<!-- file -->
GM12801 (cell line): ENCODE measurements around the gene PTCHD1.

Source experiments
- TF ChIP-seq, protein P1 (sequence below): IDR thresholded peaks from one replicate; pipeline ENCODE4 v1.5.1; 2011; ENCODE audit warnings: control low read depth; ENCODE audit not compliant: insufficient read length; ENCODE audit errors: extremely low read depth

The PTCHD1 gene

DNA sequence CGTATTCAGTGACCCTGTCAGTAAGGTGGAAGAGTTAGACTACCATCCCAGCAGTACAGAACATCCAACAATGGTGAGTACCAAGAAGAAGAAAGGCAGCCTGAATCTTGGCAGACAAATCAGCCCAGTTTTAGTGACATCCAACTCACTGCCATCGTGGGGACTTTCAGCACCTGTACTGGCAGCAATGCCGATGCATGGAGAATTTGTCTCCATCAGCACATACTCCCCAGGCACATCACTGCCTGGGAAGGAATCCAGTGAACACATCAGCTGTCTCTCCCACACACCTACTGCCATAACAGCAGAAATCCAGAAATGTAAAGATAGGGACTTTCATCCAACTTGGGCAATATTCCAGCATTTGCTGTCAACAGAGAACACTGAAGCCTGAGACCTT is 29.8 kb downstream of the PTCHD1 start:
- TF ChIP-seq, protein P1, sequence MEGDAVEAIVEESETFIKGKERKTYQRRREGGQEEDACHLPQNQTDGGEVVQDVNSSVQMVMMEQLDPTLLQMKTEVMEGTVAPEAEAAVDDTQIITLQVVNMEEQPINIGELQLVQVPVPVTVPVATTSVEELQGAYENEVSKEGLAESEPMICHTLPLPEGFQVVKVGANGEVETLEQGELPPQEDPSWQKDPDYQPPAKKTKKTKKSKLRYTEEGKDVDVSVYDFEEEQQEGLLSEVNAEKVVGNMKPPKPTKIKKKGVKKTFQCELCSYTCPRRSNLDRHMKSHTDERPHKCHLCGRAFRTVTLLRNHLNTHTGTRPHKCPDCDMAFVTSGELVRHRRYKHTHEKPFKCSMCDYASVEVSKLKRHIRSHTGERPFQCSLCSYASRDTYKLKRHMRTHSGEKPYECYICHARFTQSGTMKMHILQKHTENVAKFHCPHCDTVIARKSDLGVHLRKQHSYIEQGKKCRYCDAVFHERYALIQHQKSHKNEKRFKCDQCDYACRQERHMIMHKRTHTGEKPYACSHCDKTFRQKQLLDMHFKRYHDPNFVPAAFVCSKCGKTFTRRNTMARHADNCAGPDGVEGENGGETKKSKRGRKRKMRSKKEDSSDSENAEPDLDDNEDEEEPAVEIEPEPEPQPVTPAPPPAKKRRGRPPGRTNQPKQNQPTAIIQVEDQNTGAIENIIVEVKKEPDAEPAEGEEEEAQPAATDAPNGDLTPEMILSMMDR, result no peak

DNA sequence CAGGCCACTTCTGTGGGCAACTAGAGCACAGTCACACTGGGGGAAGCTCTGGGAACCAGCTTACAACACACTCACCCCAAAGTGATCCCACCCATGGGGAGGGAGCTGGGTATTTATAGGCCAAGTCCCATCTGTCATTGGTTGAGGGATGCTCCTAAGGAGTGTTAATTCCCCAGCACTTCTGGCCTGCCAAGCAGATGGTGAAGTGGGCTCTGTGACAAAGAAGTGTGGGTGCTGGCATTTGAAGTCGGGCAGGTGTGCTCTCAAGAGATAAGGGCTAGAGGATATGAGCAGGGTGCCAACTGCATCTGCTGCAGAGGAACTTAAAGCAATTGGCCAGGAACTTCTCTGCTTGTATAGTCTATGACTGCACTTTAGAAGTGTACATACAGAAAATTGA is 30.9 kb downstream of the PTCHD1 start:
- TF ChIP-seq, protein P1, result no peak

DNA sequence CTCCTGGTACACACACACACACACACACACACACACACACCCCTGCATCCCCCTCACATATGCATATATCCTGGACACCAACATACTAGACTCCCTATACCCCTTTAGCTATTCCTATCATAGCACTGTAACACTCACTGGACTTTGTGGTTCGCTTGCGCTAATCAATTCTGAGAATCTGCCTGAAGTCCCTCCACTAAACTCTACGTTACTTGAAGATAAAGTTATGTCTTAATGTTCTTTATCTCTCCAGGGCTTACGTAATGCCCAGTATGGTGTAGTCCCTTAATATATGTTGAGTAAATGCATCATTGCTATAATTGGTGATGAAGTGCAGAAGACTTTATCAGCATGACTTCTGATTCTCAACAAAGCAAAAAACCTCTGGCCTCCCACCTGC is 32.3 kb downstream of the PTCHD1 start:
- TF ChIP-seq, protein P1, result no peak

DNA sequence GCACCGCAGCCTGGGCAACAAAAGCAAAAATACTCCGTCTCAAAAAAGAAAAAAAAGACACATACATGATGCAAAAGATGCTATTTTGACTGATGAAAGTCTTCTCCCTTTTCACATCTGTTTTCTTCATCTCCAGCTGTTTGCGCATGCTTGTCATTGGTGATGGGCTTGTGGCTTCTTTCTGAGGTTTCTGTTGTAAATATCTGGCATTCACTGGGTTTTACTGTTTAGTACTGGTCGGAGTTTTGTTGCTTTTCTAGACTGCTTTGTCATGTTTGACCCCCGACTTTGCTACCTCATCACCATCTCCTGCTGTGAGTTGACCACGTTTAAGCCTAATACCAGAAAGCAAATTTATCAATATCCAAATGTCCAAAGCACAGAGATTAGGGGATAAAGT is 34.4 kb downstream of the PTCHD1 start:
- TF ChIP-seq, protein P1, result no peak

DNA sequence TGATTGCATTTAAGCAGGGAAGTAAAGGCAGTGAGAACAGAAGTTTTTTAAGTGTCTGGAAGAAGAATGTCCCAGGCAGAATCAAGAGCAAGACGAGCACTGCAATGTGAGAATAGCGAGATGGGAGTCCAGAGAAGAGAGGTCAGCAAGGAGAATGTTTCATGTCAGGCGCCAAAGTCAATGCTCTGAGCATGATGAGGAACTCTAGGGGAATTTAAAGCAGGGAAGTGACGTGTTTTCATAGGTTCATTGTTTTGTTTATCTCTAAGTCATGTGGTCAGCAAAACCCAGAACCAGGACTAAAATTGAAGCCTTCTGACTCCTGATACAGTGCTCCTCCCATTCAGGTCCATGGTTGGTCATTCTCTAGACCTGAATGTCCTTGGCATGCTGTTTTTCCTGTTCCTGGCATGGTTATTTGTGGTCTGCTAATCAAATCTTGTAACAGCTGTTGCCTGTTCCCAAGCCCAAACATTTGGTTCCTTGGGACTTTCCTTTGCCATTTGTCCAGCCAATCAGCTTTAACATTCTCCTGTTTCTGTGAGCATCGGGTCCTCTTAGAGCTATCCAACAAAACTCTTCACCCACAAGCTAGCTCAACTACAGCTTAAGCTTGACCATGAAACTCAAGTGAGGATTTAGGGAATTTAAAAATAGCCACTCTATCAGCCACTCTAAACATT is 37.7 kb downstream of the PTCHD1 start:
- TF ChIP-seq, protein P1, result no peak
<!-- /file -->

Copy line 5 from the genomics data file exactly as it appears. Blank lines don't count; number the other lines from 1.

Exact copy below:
DNA sequence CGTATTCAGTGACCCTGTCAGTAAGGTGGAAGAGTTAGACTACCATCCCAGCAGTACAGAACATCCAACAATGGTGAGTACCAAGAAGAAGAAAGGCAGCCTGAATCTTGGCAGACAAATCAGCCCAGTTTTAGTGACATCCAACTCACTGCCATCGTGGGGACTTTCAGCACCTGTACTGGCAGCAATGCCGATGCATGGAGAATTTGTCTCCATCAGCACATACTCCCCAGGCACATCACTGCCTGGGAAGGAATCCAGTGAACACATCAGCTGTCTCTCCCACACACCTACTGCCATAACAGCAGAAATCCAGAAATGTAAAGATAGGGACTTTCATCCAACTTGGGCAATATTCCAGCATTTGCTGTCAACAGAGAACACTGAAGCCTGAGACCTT is 29.8 kb downstream of the PTCHD1 start: